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What's Up with Nuvvuagittuq

By March 25, 2012

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nuvvuagittuqIt was a bit over four years ago when Science published a paper claiming that a set of weird Canadian rocks at Nuvvuagittuq, along the shore of Hudson Bay, included amphibolite that is 4.28 billion years old—by far the oldest rocks ever found on Earth. Since that time no one has claimed to find anything older, but there seems to be ongoing discussion of whether the Nuvvuagittuq ("NOO-voo-AG-it-tuck") rocks are really as old as that.

Jonathan O'Neil was the grad student at McGill University whose lucky choice for a PhD project made him the claimant to the world's oldest rock. Now at the prestigious Carnegie Institute, he has continued to visit Nuvvuagittuq and definitely has a place at the table among the handful of people leading the discussion of the earliest Earth. After the 2008 Science paper, O'Neil published an article in the Journal of Petrology in which he merely referred to the "possibility that the dominant lithology of the [Nuvvuagittuq] belt formed at ~4.28 Ga." The problem appears to be the novel dating method he used for the Science paper which, truth be told, was its real breakthrough. That is based on the extinct isotope samarium-146, which for a brief period in Earth's infancy decayed to neodymium-142, leaving an imbalance in the neodymium isotope inventory. The method is ingenious, but so far it has only been applied to Nuvvuagittuq.

The rocks there don't have any zircon crystals, which are the gold standard for uranium-series dating. Among the rocks that are associated with the amphibolite are some that do have zircons—but those only testify to 3.8 Ga ages. Therefore we still can't definitively say whether the amphibolite formed at 4.28 Ga, or whether its ingredients—an older rock that melted to make its parent—did instead. Meanwhile, O'Neil told an audience at last year's GSA annual meeting that new data from Nuvvuagittuq shows an even older neodymium age of 4.332 Ga.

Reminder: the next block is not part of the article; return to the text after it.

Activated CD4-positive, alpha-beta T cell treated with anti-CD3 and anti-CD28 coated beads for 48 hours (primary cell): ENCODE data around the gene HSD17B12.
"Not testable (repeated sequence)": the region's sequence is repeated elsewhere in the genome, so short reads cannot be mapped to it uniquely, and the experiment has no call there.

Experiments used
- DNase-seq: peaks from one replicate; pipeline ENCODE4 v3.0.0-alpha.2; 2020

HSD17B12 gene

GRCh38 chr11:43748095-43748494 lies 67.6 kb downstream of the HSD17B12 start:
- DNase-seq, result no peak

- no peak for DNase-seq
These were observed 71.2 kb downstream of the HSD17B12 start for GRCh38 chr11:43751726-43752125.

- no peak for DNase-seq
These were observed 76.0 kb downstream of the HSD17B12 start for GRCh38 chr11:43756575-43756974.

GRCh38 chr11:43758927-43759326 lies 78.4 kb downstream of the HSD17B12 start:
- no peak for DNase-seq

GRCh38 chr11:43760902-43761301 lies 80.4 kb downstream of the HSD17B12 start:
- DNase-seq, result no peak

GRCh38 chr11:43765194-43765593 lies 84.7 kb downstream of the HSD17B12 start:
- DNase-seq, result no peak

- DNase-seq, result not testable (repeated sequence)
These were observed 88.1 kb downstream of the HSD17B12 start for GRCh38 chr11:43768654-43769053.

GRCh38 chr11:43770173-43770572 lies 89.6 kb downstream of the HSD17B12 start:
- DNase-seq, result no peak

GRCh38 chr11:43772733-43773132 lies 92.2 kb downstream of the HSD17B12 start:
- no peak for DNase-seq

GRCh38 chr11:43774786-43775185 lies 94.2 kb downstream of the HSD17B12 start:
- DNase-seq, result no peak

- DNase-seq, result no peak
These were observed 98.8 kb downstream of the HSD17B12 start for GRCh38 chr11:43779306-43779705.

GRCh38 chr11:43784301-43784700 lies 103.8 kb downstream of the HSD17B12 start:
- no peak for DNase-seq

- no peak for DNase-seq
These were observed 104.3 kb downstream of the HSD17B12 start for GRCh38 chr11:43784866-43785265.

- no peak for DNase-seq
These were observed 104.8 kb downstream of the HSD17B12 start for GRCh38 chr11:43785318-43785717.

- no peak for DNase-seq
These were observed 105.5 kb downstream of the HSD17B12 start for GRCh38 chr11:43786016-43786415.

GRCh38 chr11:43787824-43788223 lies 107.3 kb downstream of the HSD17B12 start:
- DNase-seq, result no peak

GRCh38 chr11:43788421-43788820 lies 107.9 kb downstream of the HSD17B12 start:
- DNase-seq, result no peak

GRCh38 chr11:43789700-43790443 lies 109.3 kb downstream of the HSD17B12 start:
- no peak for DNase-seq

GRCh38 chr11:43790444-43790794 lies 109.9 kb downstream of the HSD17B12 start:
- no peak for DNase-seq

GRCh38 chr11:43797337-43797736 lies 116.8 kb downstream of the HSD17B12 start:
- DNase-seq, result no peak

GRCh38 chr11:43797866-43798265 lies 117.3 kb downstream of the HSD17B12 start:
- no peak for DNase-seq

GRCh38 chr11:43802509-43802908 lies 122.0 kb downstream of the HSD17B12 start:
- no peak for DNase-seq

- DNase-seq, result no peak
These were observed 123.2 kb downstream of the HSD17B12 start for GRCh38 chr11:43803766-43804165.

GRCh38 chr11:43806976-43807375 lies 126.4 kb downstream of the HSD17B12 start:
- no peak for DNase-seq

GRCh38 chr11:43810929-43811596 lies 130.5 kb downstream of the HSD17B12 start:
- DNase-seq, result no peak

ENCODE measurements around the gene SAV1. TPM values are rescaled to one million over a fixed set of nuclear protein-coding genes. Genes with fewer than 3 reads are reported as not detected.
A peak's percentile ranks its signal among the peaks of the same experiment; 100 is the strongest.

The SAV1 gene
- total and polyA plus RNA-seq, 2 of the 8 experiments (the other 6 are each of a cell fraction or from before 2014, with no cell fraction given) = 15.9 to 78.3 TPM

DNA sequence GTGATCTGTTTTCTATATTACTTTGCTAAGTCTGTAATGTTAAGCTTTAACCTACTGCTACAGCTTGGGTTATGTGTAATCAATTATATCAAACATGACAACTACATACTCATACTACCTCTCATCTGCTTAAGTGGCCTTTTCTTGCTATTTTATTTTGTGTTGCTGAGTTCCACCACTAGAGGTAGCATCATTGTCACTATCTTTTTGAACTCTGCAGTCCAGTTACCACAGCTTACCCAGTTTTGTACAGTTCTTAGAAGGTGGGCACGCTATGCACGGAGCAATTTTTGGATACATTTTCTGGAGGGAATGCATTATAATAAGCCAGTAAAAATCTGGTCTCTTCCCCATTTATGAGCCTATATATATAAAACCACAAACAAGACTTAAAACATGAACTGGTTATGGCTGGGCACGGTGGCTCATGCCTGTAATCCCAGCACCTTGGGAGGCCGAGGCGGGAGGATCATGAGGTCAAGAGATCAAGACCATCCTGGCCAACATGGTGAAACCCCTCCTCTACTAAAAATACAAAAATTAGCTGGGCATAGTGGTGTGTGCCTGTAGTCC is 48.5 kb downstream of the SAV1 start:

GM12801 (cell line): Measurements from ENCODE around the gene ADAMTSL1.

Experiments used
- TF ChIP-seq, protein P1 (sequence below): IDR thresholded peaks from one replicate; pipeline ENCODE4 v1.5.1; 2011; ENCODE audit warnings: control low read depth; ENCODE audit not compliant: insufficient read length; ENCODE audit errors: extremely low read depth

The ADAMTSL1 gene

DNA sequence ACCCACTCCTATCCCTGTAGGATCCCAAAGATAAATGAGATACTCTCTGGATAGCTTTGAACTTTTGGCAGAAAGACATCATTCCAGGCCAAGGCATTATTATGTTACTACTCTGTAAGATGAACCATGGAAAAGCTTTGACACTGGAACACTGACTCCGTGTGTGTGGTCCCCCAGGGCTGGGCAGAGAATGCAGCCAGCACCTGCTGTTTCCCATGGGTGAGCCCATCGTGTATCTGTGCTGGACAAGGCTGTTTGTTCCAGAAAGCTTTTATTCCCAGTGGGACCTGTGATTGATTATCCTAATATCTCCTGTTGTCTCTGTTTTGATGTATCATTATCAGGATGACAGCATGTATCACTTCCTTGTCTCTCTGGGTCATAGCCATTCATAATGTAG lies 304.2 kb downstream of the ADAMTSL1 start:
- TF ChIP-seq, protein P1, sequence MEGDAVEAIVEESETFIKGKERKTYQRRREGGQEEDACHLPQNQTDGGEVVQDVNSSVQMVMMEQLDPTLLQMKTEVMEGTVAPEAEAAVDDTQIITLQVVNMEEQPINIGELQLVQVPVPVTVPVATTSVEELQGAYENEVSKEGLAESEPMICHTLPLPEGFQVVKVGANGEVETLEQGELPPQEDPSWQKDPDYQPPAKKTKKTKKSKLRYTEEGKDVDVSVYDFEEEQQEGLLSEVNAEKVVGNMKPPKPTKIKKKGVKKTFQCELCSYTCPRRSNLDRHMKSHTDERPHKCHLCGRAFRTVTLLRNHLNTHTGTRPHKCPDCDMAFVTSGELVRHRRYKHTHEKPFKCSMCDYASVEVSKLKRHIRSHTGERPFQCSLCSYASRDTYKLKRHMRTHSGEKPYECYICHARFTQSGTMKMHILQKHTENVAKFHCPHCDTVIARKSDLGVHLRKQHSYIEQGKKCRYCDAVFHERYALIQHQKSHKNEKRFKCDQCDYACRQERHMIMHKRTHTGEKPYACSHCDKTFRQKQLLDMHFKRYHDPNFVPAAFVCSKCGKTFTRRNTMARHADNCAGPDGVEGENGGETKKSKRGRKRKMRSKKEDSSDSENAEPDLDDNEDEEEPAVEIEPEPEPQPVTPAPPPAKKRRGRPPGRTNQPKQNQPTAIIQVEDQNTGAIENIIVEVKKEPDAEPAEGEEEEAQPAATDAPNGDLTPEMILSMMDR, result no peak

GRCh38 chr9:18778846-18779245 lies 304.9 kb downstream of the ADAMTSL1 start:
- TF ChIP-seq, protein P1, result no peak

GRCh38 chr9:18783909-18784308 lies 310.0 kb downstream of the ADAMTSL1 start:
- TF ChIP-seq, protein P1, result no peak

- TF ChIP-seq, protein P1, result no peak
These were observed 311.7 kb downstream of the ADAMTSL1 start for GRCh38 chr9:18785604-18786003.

Another early-Earth researcher, Steve Mojzsis of the University of Colorado, makes an argument that the neodymium data is merely a "signature" that should be interpreted as recycling of older material. A paper on this theme is still in preparation, but he will be delivering a lecture on the subject on April 12. Thus the Nuvvuagittuq amphibolite, rather than actually being 4.3 billion years old, is instead a younger rock (just 3.78 Ga) remelted from rocks that old, which may have been the original crust of the baby Earth.

In 1785, James Hutton famously declared that in the rock record "we find no vestige of a beginning." Today we seem to have one, but its meaning is not yet clear.
Field dog Shake sits on the Nuvvuagittuq amphibolite -- Photo courtesy Don Francis, McGill Univ.


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